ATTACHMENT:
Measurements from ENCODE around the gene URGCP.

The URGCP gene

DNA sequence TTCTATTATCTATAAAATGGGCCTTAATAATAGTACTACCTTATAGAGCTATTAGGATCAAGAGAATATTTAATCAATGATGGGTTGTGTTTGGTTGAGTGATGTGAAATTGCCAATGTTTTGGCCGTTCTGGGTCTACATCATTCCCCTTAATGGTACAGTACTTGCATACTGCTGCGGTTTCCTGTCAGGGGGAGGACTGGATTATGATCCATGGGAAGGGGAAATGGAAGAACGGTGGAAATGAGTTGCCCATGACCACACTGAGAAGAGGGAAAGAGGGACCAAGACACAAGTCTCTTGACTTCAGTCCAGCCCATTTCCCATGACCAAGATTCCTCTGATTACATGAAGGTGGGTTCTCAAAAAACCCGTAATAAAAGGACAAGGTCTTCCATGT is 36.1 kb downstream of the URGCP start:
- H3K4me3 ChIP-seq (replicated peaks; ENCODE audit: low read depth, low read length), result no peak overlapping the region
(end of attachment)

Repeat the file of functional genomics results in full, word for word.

Measurements from ENCODE around the gene URGCP.

The URGCP gene

DNA sequence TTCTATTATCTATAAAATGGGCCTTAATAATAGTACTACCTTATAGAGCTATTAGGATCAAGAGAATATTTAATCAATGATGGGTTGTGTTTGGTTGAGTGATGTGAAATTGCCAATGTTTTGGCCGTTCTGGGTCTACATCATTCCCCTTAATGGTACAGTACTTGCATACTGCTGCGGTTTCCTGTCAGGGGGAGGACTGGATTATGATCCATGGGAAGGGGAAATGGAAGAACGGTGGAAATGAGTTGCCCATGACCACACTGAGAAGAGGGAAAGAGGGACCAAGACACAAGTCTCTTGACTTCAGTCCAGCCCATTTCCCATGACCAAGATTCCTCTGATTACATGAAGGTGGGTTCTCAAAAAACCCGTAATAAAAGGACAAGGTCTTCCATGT is 36.1 kb downstream of the URGCP start:
- H3K4me3 ChIP-seq (replicated peaks; ENCODE audit: low read depth, low read length), result no peak overlapping the region